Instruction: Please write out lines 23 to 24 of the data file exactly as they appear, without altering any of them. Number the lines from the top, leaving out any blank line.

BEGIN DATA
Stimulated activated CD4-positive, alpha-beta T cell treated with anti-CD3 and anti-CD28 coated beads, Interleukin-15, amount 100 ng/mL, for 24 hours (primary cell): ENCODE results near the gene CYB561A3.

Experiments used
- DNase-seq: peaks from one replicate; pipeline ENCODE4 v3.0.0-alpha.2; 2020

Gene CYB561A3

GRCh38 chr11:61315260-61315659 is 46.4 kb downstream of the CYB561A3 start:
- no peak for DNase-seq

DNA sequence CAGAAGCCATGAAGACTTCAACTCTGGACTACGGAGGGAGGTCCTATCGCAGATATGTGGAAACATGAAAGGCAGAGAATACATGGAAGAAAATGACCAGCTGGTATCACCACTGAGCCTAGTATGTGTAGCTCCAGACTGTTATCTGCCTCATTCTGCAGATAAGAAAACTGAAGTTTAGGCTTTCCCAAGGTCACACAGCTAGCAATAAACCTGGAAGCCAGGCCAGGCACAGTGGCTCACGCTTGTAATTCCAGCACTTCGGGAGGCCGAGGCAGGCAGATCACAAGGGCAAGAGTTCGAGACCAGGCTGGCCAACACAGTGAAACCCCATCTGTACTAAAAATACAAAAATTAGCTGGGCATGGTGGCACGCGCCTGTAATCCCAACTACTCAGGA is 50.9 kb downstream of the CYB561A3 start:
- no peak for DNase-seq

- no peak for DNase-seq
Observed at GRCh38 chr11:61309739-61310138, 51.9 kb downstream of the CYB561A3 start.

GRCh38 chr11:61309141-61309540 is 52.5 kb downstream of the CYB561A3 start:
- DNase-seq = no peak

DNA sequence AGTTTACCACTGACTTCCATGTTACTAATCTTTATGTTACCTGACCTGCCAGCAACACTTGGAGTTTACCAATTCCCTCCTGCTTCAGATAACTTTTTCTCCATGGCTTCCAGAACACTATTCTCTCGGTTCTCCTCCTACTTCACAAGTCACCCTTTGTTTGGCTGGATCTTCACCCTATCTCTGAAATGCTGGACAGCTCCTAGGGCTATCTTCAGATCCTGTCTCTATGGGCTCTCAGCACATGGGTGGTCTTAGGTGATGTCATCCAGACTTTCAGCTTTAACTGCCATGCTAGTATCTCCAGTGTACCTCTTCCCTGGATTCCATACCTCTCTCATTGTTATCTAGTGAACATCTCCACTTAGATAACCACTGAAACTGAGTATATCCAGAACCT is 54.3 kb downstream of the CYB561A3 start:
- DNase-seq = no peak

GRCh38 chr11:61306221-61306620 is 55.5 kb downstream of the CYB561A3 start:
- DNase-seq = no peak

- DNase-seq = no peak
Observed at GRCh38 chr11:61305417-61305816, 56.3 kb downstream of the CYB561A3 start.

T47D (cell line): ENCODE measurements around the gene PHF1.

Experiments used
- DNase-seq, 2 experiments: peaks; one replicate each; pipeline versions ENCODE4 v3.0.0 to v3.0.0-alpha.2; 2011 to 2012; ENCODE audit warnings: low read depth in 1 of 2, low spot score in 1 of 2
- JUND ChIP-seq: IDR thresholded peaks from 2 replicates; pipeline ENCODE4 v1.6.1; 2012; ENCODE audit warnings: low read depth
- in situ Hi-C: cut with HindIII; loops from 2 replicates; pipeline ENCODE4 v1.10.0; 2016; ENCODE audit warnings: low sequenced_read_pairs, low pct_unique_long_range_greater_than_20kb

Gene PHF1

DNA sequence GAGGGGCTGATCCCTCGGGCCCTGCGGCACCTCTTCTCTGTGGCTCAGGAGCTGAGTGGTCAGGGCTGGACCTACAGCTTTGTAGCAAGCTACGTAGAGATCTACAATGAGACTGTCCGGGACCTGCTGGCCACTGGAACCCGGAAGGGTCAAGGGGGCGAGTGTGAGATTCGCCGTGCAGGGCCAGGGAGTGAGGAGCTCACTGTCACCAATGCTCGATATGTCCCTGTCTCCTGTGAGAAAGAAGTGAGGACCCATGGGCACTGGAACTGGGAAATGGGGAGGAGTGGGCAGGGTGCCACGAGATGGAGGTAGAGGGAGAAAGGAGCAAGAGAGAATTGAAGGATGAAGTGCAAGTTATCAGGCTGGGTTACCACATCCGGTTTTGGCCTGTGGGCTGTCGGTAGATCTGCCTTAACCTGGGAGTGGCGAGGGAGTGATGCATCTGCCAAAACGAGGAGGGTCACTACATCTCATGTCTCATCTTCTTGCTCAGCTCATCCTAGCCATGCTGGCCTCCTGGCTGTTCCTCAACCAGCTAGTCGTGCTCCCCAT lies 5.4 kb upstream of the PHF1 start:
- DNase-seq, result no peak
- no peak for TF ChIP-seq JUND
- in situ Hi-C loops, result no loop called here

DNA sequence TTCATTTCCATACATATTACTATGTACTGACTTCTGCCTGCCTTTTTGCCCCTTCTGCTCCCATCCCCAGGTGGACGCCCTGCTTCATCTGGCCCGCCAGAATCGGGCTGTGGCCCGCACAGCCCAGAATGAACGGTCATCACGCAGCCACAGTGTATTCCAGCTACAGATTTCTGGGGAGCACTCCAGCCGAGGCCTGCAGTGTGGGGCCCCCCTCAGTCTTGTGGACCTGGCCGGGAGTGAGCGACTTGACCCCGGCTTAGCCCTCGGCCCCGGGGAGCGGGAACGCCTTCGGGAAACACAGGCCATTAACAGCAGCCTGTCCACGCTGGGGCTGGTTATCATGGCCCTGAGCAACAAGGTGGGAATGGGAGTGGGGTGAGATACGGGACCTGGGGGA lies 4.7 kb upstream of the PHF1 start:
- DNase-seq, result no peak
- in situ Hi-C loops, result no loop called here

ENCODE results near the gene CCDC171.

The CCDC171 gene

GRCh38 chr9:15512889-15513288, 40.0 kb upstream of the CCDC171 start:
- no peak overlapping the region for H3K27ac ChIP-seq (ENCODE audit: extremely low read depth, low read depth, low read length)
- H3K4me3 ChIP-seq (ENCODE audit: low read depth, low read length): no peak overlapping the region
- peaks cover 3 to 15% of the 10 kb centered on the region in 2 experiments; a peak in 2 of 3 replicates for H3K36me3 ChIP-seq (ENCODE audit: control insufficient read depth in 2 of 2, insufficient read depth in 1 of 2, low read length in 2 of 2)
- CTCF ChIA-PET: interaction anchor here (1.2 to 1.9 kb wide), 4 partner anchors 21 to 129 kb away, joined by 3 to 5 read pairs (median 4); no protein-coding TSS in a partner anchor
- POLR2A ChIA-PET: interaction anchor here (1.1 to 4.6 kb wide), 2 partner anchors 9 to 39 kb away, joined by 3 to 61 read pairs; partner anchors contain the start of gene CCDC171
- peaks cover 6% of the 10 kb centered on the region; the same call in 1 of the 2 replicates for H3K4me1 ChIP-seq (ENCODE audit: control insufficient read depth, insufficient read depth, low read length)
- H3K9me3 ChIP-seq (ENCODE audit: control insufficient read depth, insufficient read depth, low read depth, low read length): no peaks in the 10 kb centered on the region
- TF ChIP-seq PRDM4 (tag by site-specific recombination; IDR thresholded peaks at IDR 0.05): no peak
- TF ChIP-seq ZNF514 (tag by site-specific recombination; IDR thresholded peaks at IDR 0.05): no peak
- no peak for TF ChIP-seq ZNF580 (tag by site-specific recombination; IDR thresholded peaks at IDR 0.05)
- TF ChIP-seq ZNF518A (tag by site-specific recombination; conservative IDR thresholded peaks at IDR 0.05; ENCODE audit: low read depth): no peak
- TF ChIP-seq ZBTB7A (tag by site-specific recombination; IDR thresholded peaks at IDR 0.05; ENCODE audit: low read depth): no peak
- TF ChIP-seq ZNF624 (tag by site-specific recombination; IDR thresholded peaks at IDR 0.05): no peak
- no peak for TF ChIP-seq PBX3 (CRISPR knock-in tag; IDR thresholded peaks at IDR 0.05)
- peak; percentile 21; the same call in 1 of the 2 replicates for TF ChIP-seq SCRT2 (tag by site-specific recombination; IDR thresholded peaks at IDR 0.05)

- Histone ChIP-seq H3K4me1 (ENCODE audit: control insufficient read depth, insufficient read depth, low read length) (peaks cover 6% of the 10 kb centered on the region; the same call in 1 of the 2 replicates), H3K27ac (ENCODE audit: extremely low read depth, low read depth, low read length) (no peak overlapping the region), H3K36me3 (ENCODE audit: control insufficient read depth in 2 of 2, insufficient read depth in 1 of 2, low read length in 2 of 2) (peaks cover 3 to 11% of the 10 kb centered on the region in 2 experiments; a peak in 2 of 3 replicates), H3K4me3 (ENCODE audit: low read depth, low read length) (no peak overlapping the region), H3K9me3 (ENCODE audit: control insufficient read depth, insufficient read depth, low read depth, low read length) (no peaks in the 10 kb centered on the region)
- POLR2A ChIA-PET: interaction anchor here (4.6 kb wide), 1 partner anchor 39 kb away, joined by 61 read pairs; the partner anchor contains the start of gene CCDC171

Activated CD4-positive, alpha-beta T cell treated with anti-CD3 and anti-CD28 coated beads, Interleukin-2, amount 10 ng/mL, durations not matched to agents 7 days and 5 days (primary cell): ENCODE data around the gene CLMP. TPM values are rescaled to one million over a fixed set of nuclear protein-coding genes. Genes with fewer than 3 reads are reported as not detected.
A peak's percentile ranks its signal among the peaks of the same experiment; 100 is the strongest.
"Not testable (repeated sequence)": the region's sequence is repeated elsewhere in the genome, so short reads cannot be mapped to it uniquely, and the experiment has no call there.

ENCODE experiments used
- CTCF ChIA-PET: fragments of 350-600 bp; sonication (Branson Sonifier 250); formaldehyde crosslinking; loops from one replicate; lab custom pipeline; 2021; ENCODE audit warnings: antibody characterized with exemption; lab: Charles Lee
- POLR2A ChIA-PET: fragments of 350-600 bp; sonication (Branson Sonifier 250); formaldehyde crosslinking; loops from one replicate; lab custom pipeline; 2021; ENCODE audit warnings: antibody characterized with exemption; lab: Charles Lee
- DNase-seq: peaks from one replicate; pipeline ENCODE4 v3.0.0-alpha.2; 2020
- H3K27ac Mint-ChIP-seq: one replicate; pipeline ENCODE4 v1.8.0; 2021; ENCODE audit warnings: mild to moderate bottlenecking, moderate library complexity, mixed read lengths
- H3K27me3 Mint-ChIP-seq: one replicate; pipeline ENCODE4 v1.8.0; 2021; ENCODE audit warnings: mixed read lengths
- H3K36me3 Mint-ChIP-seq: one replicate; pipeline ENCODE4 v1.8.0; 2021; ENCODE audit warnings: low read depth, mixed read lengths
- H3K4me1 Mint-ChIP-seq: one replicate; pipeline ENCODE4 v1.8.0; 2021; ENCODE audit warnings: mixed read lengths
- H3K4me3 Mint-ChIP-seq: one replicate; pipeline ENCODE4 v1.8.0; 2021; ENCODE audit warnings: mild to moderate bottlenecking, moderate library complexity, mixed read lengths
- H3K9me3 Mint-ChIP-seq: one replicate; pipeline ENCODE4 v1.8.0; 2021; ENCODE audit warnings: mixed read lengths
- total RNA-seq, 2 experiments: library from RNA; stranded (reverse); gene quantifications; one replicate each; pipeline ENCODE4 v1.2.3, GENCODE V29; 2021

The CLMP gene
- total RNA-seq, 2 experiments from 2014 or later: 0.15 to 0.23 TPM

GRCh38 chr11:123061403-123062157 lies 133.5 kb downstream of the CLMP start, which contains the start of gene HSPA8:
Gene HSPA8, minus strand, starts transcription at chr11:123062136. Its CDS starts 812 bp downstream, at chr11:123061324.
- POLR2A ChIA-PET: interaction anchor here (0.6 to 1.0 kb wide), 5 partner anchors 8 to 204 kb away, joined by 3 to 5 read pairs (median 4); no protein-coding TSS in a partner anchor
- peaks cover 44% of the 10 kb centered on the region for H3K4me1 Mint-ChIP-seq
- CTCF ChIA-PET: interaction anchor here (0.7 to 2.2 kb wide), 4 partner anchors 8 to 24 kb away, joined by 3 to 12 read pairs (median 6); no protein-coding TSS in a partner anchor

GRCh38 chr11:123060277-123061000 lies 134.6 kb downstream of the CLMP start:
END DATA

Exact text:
- in situ Hi-C: cut with HindIII; loops from 2 replicates; pipeline ENCODE4 v1.10.0; 2016; ENCODE audit warnings: low sequenced_read_pairs, low pct_unique_long_range_greater_than_20kb

Gene PHF1